“It is a universal principle that you do not deploy technology on a large scale without it being tested on a smaller scale. So, that is the whole essence of the issue of electronic voting. Electronic voting is desirable because it is quicker, faster and accurate. When there are no glitches or manipulations it is the best but one thing we have seen globally, is that people prefer use of ballot papers for elections because if electronic voting is manipulated, the consequence is that it will be difficult sometimes to be able to retrieve specific data.

“But, why the ballot paper has a big advantage over electronic voting is that if there is an error in the result, ballot papers can be recounted. But in terms of electronic voting, if it is manipulated or altered, sometimes it could be very difficult to amend. There are different kinds of electronic voting machines that have been adopted in the world. None of them has been 100 per cent or even 90 per cent foolproof.

“In America, they are still battling with the issue of electronic voting and some people are saying they should not even introduce it in some counties. Some counties in America have rejected electronic voting. As we speak, they want their paper trail. But the consensus globally is that results, after being collated, should be transmitted in a very simple, smart and quick way which only electronic transmission of results can guarantee. So that is the difference here.

Good, but…:

“Globally, more countries, including those in the developed world, are doing more paper voting than even electronic voting. Electronic voting is good for smaller elections like organizational elections, parliamentary elections, etc. But when it comes to general elections, many countries favour the paper ballot over electronic voting.”

When reminded that the Kaduna State Government, under the Governor Nasir el-Rufai administration has used electronic voting to conduct local governments’ elections twice, Atoye said that the Kaduna State local government elections where e-voting was deployed were not subjected to independent verification and validation and thus, cannot be used as a yardstick to determine the feasibility of e-voting in the 2023 general elections.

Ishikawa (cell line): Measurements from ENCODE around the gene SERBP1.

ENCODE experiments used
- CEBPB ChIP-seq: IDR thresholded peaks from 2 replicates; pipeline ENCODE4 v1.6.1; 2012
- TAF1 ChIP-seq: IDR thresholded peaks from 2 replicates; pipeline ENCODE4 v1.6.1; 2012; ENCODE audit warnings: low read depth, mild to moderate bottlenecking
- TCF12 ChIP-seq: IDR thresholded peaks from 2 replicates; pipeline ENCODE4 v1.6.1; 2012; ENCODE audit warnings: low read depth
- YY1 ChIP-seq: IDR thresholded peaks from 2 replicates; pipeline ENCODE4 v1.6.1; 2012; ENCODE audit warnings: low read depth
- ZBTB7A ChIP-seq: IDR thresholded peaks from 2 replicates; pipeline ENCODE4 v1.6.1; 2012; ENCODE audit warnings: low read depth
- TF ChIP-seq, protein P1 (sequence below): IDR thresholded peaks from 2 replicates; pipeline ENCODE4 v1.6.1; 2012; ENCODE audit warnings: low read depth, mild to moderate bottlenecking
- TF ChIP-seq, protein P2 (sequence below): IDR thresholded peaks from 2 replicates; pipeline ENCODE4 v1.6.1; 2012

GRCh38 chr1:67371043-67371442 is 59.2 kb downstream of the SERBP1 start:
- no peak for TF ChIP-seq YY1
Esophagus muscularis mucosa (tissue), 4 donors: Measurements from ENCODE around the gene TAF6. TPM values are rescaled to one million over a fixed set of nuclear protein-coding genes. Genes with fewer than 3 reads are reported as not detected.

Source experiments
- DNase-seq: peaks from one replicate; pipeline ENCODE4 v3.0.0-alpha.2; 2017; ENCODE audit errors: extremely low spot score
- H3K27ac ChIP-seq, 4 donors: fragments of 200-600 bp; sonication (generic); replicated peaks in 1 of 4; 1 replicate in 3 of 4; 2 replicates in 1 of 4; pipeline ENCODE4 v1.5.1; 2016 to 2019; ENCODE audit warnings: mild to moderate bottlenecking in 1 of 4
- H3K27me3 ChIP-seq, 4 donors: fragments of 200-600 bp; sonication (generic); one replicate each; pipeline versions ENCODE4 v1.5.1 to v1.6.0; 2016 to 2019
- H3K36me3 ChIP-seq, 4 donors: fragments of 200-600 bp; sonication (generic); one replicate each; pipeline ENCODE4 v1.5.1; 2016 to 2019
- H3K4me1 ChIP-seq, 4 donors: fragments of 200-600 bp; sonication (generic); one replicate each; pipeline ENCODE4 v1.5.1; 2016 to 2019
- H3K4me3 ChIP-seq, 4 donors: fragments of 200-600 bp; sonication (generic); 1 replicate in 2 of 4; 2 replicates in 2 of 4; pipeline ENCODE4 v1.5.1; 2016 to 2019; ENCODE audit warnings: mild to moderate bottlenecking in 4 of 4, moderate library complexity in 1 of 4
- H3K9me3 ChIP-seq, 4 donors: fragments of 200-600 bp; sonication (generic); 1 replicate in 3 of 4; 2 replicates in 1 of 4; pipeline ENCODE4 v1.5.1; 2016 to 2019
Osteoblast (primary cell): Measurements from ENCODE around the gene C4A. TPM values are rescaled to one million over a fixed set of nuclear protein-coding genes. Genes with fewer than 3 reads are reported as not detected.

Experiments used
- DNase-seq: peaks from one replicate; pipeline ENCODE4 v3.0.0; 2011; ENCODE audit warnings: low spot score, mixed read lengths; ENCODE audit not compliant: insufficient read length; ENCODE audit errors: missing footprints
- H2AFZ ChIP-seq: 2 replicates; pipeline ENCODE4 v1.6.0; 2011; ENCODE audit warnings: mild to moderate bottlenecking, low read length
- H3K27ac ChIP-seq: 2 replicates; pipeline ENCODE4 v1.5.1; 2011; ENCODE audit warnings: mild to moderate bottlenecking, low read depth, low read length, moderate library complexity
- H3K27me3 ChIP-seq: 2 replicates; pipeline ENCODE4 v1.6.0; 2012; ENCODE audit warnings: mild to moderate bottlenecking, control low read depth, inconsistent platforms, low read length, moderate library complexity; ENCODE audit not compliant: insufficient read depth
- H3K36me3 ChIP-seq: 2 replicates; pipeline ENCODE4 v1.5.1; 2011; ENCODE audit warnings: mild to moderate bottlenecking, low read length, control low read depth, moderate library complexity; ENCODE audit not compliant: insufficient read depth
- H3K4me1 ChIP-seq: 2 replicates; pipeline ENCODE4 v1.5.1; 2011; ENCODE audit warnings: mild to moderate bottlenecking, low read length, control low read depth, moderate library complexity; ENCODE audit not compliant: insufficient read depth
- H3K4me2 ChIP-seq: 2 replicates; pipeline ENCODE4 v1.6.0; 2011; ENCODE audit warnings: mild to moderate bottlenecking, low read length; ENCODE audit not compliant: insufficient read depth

He said: “I have not been able to scrutinise the Kaduna use of electronic voting. People have criticised it and people have alleged a lot of manipulations. One thing that has been very questionable about the Kaduna voting is that it has not been opened up to civil society evaluation and monitoring for them to be able to assess. For instance, one aspect of the electronic voting system in Kaduna or the processes that have been adopted that is bad is that there is what we call ‘verification of sensitive and non-sensitive materials’.

“The ballot machine is a sensitive material. The opposition parties are not allowed access to monitor, to look at those things to know if they have been compromised. Some people have alleged that some of them have been preloaded. But I don’t want to totally criticise what the Kaduna State Government has done in terms of electronic voting. I believe that it is not a bad place to start, as long as it could subsequently guarantee transparency and accountability in our electoral process.”

NASS, the last hurdle:

In summary, if the optimism of the various respondents captured in this writeup is anything to go by, one can say that electronic voting is both feasible and practicable with humongous advantages if applied in the 2023 general elections. However, its application is wholly dependent on the National Assembly, including a clause in the Electoral Act (amendment) Bill, specifically empowering INEC to conduct elections with e-voting technology and the president’s assent to make the bill a law applicable in Nigeria.